So that's why I find it so curious (and very exciting) that these two paintings were accepted into the same show.

Thursday, March 1, 2007

One of my favorite things

For the past few years I've been finding time to go on painting trips, during which time I travel around Maine painting outdoors. This is a small scene (12" x 24") painted in about an hour and a half while slapping mosquitoes at Long Pond, Mt. Desert Island, Maine.

The good news is that it was juried into an exhibition, Favorite Things, at the Atlanta Fine Arts League. The show runs from March 8 to April 2, so please stop by and see it if you are in the area.

Thursday, January 25, 2007

Children's Portrait Competition Finalist

They say good things come in threes, and I guess that is true at least sometimes. I had entered a members' competition sponsored by the Portrait Society of America, but the notification date came and went, so I assumed I had not won anything and went on with life as usual. Then I got a congratulatory call from a fellow artist, John Ennis, who was also a finalist! Thank you, John, for notifying me, thanks to the Portrait Society and to my subject, George.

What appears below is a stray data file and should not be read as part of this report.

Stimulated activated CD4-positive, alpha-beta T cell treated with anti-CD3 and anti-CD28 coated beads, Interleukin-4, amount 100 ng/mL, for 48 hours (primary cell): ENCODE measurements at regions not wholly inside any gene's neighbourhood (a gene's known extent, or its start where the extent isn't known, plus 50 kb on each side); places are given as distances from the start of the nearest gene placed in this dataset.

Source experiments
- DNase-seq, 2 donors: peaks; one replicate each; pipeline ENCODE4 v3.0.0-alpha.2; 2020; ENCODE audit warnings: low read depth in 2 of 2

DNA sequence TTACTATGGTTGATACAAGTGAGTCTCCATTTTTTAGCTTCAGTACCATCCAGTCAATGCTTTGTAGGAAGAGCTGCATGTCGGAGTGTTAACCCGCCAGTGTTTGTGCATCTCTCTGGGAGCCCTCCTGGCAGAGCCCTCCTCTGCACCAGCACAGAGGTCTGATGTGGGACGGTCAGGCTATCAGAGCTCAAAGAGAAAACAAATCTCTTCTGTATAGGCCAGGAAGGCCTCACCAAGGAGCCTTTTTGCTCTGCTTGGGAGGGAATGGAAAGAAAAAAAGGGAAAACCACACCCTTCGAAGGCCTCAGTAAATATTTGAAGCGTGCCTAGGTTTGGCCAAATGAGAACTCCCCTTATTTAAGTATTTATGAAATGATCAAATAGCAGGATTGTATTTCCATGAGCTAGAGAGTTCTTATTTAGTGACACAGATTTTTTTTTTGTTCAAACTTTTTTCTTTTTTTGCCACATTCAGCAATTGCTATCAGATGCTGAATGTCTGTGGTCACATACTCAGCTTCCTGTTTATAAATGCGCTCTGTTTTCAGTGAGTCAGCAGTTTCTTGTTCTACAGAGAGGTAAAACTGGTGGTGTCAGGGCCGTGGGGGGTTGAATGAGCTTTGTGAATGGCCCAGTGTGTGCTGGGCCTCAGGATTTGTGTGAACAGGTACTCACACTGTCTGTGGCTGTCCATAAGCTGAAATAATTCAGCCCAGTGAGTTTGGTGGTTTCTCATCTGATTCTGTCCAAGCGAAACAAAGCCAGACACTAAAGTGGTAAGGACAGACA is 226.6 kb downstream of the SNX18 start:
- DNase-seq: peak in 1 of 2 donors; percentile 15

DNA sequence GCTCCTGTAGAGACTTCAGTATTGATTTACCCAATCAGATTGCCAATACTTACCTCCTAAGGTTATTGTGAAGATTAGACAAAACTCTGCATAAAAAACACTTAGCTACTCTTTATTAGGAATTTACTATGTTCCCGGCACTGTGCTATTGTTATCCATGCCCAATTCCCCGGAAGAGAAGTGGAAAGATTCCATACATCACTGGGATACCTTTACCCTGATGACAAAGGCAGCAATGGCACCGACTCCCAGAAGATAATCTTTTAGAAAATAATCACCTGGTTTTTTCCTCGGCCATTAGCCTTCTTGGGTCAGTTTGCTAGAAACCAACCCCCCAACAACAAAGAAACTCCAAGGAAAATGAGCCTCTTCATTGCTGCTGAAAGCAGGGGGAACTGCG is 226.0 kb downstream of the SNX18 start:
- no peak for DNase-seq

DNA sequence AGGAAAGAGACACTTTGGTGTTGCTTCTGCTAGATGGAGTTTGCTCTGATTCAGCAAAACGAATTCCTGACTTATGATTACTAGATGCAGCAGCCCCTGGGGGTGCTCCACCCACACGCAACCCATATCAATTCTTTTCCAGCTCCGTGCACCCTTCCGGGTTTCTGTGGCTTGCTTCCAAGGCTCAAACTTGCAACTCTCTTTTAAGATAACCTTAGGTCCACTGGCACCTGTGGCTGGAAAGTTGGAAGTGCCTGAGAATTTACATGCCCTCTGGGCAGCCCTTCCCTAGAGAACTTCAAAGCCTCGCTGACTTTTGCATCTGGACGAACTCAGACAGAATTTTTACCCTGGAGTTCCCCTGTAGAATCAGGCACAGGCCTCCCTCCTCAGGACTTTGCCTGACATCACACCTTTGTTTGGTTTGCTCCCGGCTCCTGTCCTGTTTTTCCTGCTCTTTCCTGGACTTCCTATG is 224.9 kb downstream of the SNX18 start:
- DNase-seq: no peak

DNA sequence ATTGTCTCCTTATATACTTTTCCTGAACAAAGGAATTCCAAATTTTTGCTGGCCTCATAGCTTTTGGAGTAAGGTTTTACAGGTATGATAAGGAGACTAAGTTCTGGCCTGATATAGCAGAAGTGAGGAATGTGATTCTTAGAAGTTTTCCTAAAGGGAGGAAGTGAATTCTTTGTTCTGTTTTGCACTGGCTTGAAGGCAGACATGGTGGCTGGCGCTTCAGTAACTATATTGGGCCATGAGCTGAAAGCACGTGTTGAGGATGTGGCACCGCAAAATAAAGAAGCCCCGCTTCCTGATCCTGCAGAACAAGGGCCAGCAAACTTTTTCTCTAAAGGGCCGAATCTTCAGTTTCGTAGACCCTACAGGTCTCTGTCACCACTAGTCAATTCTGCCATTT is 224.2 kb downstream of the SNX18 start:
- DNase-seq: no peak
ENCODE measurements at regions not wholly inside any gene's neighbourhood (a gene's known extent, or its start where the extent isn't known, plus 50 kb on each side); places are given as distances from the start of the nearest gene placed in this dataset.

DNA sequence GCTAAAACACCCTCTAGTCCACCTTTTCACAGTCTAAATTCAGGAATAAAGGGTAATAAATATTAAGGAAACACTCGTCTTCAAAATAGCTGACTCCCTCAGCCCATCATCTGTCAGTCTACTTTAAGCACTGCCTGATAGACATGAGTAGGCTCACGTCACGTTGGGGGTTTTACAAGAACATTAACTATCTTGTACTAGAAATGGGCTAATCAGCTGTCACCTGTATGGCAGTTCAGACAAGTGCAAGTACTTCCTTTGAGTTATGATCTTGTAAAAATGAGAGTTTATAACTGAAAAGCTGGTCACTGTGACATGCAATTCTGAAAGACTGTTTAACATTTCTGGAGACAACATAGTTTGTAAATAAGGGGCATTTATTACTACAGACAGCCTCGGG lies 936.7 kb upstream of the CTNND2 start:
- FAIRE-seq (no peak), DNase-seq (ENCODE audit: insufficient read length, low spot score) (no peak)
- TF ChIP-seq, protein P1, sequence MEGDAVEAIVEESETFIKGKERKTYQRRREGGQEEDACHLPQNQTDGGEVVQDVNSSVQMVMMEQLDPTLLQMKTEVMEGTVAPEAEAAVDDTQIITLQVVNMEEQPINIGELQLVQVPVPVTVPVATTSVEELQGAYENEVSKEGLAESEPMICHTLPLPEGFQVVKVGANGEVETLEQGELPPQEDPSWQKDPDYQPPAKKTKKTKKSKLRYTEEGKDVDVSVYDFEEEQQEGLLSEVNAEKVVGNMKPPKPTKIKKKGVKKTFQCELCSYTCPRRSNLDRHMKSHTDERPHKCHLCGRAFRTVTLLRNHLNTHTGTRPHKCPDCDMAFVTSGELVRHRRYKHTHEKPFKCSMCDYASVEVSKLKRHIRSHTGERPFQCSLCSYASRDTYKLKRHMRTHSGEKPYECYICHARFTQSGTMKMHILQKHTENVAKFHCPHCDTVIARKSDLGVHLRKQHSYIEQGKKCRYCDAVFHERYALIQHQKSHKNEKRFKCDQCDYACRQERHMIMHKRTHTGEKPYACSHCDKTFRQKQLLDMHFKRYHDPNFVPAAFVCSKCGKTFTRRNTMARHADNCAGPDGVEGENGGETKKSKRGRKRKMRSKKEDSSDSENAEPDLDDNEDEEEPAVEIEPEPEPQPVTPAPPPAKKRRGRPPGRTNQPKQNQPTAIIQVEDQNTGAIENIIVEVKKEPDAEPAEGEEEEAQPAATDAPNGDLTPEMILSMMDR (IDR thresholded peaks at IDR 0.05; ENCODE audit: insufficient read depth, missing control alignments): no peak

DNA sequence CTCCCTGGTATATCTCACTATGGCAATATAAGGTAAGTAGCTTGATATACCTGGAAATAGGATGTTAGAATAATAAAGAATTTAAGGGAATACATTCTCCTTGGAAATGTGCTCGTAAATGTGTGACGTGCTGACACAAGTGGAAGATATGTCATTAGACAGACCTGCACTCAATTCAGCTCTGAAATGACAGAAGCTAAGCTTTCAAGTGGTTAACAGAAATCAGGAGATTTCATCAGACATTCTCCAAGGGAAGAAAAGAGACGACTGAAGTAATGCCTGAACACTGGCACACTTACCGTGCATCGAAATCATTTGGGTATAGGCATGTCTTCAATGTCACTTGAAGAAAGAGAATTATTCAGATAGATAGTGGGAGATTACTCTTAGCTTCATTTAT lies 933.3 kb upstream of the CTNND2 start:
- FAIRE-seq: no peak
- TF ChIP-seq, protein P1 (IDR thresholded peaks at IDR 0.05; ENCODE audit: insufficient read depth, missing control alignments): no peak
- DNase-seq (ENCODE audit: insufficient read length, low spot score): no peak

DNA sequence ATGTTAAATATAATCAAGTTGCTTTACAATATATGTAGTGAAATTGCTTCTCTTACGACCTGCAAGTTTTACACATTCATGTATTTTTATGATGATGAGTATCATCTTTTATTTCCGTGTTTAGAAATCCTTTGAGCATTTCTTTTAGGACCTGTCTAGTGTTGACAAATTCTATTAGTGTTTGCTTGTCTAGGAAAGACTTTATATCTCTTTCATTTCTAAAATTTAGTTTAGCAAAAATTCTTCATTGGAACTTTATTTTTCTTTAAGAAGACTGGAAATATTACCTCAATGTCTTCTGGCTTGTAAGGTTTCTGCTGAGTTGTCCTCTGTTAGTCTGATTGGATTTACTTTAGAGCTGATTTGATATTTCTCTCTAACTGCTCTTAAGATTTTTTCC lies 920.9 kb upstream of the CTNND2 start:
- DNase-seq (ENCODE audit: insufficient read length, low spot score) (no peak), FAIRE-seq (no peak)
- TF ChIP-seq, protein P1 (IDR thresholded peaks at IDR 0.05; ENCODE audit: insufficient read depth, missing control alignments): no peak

Sunday, January 21, 2007

Trip to Estonia

There's been a lot happening recently, and most of it relates to portraits. This fall I painted a posthumous portrait of my father, Louis Kahn, for the Union of Estonian Architects. It found a home in the Town Hall of Kuressaare, on the island of Saaremaa, Estonia, where my father spent the first five years of his life before emigrating to the U.S. The UEA hosted a symposium in Saaremaa in October, which I attended with my mother, daughter, and brother. The portrait unveiling was only a small part of this very exciting trip. You can read about it in the latest issue (Jan/Feb 2007) of the Pennsylvania Gazette, the University of Pennsylvania's alumni magazine. Here's a link to the online Gazette:

Saturday, January 20, 2007

Woodmere Museum Exhibit

Welcome to my news blog! Just want to let you know that one of my portraits, Nancy Bea Miller, was accepted into the 67th Annual Juried Exhibition at the Woodmere Museum in Philadelphia. To my surprise, it even won an award, the Pearl and Lloyd Van Sciver Award! The opening is on January 27th from 5 to 7 p.m. in case you want to drop by and join the festivities.